1. In this case the plaintiffs obtained the usual order on summons in Chambers calling on the defendant company to show cause, why they should not produce for inspection of the plaintiffs the documents set forth in Part III of the schedule of the affidavit of documents of the defendant company, and why the documents should not be deposited with the Registrar of this Court, with liberty to the plaintiffs and their attorneys to inspect the same and to take copies thereof, and why the costs of the application should not be paid by the defendant company.
2. In the affidavit of documents of the defendant company the documents, of which production and inspection are sought, are thus referred to: “The defendant company also object to produce for inspection the documents set forth in the third part of the said schedule, because such documents were obtained after dispute arose and for the purposes of litigation that might arise between them and the plaintiffs.” Turning to Part III of the schedule the documents are described as the “Report made by W. Arundell, Esq., dated the 15th July 1893, and the report made by J. Hammet, Esq., dated the 27th July 1893.”
3. The suit itself was instituted on 19th January 1894 by the plaintiffs to recover a large sum of money for work done and materials supplied for the defendant company in the erection of certain mills for the defendant company at Maheish near Serampore. On the hearing of the application the case of the defendant company was put in two ways-1st, it was said that the affidavit of documents sufficiently raised the claim of privilege, and that under that claim the documents were protected, and next, the defendant company sought, if the view taken by the Court should be against them, to put in a further affidavit of documents for the purpose of supporting their claim to privilege.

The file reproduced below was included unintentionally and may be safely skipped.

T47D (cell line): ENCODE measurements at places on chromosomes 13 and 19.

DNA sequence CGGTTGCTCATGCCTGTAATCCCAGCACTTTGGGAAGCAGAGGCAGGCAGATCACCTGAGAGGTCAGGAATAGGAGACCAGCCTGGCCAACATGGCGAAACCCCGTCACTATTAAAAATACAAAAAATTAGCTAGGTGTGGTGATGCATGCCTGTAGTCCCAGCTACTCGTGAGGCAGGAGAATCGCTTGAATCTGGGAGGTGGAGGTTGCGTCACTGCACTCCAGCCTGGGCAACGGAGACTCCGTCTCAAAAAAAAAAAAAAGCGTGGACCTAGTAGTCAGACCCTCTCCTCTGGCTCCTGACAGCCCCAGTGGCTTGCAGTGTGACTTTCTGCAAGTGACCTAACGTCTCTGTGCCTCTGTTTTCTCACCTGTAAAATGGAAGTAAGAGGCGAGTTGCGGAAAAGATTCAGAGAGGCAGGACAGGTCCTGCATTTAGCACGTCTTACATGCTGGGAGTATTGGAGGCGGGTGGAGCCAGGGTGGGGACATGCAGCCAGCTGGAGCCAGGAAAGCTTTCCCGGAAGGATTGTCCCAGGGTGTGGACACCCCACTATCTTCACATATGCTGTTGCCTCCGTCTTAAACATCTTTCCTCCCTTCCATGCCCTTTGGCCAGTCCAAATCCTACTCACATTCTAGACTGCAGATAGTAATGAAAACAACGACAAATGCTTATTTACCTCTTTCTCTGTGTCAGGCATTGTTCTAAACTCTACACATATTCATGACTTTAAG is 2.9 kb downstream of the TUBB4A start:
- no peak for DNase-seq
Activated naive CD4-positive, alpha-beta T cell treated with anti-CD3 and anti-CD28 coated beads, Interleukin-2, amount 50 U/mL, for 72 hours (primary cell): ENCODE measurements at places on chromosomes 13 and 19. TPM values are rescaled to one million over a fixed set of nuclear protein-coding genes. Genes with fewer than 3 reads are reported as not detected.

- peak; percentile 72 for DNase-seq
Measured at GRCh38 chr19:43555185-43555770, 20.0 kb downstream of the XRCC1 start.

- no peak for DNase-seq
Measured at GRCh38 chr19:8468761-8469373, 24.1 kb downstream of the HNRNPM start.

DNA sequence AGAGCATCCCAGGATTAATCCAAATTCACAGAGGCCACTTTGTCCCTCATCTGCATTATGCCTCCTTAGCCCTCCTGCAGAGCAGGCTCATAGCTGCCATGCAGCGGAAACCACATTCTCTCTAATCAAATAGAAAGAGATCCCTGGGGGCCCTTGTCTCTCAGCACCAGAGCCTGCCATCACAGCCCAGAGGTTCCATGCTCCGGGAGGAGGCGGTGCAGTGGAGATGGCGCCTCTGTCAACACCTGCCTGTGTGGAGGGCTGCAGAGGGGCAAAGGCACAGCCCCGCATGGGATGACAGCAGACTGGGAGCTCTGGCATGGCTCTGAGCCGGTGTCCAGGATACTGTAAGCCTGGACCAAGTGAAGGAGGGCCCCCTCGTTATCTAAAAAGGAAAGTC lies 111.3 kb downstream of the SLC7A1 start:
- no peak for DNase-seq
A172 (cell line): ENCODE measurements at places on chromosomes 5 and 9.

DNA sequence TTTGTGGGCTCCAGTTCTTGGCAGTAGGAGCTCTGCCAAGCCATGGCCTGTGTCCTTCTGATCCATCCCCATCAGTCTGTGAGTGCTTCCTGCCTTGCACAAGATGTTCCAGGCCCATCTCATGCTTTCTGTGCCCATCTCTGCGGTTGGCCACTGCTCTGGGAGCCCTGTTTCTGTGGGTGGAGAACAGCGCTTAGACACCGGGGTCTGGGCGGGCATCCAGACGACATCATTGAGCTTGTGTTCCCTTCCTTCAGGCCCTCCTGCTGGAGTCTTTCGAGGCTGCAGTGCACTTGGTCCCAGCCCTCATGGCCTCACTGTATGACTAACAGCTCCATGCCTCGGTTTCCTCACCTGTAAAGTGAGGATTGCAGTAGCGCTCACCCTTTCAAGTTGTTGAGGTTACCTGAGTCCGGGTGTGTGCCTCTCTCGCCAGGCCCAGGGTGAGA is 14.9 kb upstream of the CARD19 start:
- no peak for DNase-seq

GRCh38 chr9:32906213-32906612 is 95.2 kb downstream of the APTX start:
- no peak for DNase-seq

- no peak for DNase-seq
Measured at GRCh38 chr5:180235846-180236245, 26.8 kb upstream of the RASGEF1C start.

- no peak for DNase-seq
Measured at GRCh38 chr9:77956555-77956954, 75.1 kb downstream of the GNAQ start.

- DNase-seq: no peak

4. On the part of the plaintiffs it is contended in the first plane that the claim of privilege as set up in the affidavit of documents is insufficient, and further that the defendant company are confined to the grounds set up in that affidavit, and that they were not at liberty to put in any further affidavit setting forth further grounds in answer to the plaintiff’s application.
5. There can be no question that the affidavit as it stands does not protect these documents from production and inspection as sought by the plaintiffs. The terms used are vague, and it is not stated that the reports were confidential in the sense that they were prepared at the instance of the legal advisers of the defendant company, or for the purpose of being submitted to them for their advice, and no authority was cited to show that the claim of privilege was ever so extended as to cover grounds such as those alleged in this affidavit. But I think the rule is that in an application of this kind for production and inspection of documents the party is entitled to put in and use a further affidavit in support of the claim of privilege, and that he is not confined to the grounds made in the affidavit in which the claim is first set up. The case of M’ Corquodale v. Bell L.R. 1 C.P.D. 471 is a sufficient authority for this proposition. That case goes further than is required for the point now raised, inasmuch as it shows that a party can set up grounds not taken in his first affidavit of documents for the purpose of supporting his claim of privilege.